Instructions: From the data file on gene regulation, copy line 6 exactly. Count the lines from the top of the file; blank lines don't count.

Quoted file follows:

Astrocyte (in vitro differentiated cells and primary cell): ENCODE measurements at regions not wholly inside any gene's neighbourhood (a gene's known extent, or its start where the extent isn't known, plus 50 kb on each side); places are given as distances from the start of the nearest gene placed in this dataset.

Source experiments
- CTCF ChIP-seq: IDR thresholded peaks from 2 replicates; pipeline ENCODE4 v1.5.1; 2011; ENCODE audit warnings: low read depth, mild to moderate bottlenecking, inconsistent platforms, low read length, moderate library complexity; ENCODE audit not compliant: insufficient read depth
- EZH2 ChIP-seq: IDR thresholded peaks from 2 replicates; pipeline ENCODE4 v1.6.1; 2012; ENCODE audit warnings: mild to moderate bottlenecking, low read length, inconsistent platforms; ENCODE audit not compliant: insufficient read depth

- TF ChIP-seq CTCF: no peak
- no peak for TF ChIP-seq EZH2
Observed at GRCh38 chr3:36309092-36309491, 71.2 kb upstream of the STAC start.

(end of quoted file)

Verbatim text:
- no peak for TF ChIP-seq EZH2